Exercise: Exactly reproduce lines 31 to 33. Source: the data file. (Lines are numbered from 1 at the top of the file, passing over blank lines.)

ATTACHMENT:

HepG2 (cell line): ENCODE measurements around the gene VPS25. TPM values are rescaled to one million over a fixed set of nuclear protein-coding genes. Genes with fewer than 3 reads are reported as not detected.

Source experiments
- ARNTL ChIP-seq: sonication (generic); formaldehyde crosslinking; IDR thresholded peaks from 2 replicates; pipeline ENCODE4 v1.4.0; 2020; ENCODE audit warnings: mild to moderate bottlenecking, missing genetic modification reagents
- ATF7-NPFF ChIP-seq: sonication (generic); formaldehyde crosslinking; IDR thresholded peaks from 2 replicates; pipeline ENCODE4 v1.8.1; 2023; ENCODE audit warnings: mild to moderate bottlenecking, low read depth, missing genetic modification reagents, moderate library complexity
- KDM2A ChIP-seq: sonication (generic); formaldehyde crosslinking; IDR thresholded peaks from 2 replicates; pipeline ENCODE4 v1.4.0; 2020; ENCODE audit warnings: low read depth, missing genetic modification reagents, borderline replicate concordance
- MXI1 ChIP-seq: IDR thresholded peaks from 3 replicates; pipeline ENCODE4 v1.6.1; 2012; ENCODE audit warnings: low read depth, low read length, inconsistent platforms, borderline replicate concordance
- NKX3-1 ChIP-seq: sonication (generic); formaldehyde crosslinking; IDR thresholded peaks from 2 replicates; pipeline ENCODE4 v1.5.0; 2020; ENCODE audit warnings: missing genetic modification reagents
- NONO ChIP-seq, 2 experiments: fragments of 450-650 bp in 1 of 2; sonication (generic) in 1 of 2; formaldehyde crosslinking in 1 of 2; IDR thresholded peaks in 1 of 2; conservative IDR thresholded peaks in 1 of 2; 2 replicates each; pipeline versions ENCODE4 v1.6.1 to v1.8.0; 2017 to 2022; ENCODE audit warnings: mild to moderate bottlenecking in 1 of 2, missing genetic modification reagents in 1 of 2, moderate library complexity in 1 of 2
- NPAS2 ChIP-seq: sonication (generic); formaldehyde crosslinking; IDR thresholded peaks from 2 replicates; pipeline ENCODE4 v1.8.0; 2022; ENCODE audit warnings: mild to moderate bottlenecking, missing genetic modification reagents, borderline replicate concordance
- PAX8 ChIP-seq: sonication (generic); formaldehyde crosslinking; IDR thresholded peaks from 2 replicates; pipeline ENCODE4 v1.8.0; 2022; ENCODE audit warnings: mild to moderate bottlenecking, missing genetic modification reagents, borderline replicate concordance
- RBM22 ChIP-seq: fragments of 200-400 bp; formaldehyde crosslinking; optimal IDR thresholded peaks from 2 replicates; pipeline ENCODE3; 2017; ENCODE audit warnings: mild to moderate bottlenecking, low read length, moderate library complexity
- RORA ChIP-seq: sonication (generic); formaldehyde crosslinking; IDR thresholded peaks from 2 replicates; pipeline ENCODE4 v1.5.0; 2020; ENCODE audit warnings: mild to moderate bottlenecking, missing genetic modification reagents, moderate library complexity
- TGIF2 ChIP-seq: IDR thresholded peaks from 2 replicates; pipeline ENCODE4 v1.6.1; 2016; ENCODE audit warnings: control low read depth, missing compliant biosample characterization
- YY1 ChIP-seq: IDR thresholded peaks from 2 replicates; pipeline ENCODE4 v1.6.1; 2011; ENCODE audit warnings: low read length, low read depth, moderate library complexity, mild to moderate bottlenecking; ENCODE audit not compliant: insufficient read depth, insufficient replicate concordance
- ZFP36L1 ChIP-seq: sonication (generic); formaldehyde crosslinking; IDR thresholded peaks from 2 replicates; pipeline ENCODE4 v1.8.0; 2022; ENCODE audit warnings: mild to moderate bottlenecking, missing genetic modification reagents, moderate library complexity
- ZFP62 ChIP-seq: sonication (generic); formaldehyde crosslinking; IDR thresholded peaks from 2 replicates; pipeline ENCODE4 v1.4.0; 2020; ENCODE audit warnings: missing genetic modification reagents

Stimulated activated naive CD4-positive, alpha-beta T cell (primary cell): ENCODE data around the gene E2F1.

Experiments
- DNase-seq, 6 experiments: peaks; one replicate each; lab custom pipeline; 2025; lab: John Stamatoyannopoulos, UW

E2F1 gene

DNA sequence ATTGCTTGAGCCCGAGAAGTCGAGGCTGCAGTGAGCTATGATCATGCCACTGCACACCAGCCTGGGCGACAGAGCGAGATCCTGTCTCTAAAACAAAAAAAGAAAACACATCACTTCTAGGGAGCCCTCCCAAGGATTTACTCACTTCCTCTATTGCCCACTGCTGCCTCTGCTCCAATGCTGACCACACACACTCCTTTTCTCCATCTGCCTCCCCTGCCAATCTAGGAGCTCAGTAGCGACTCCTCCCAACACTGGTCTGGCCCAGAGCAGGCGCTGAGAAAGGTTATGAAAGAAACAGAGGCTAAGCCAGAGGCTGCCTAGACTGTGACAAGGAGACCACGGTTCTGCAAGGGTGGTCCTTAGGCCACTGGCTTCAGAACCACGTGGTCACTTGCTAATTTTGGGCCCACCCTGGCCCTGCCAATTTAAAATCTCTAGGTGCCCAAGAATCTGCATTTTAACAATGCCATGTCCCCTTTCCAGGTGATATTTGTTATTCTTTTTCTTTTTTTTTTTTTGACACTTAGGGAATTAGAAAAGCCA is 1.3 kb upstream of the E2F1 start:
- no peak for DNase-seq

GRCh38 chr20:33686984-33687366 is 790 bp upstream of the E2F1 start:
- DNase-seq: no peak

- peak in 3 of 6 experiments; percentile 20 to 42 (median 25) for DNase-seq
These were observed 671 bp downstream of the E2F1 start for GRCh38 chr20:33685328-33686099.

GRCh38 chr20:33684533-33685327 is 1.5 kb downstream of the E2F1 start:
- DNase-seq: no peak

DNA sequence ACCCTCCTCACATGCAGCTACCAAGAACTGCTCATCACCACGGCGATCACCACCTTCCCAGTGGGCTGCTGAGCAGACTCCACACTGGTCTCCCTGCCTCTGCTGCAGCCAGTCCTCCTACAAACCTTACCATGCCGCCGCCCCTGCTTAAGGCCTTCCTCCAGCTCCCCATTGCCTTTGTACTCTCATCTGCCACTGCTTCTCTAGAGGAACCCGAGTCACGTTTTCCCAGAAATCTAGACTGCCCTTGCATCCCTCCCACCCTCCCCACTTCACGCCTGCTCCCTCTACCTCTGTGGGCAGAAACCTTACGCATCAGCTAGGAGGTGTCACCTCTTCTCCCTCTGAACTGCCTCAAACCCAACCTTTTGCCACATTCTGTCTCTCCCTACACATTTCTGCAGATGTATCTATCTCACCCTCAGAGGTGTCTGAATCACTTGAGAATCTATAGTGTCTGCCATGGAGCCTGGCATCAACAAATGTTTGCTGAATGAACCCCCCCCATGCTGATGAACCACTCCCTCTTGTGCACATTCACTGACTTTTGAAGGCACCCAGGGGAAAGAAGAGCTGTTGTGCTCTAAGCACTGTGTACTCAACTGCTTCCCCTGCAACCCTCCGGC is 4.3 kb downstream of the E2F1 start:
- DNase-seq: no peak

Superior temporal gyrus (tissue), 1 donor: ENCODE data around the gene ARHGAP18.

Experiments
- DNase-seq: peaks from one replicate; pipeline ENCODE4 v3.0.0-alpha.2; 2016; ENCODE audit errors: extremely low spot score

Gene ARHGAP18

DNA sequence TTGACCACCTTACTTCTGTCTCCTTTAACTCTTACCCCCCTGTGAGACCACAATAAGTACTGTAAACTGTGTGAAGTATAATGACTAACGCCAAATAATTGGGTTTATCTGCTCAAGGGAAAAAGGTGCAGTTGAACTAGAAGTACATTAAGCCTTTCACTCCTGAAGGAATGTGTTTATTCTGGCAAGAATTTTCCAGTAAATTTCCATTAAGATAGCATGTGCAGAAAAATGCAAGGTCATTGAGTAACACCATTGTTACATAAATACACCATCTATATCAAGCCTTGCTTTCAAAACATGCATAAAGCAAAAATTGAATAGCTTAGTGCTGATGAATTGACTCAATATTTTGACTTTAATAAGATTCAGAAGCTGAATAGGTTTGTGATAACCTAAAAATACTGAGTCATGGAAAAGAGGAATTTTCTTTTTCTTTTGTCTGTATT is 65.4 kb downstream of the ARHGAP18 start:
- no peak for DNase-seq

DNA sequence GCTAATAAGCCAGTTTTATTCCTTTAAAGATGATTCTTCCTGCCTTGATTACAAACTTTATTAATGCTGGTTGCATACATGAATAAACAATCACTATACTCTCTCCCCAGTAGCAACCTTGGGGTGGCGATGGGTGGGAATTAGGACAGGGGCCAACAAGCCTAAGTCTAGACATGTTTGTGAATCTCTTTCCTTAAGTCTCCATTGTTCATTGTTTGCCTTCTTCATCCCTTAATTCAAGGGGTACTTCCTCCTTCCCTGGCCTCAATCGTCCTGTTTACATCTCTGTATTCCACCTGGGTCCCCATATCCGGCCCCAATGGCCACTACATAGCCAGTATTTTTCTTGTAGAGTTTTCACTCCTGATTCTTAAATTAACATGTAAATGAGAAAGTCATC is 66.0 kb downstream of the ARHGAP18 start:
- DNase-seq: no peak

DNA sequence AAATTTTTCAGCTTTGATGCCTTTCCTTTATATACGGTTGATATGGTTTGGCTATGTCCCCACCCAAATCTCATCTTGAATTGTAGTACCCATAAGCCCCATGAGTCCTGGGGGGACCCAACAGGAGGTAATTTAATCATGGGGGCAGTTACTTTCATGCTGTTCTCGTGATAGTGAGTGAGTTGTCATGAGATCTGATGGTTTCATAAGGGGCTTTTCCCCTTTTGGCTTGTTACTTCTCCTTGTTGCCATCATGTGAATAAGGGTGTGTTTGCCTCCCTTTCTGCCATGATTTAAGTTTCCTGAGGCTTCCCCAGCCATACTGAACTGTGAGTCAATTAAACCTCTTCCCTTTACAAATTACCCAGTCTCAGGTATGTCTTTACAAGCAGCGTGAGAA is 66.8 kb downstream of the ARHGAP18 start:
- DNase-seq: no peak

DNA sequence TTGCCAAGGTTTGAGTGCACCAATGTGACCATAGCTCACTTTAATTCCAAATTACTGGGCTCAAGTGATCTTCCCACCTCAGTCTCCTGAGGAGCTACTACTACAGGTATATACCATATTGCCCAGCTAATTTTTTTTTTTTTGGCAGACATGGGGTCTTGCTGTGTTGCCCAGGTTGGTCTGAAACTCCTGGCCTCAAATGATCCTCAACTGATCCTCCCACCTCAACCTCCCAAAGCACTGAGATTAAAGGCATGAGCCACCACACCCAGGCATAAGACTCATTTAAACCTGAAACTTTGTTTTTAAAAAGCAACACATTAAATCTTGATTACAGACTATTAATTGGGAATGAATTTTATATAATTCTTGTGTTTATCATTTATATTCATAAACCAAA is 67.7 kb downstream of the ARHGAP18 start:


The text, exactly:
Superior temporal gyrus (tissue), 1 donor: ENCODE data around the gene ARHGAP18.

Experiments
- DNase-seq: peaks from one replicate; pipeline ENCODE4 v3.0.0-alpha.2; 2016; ENCODE audit errors: extremely low spot score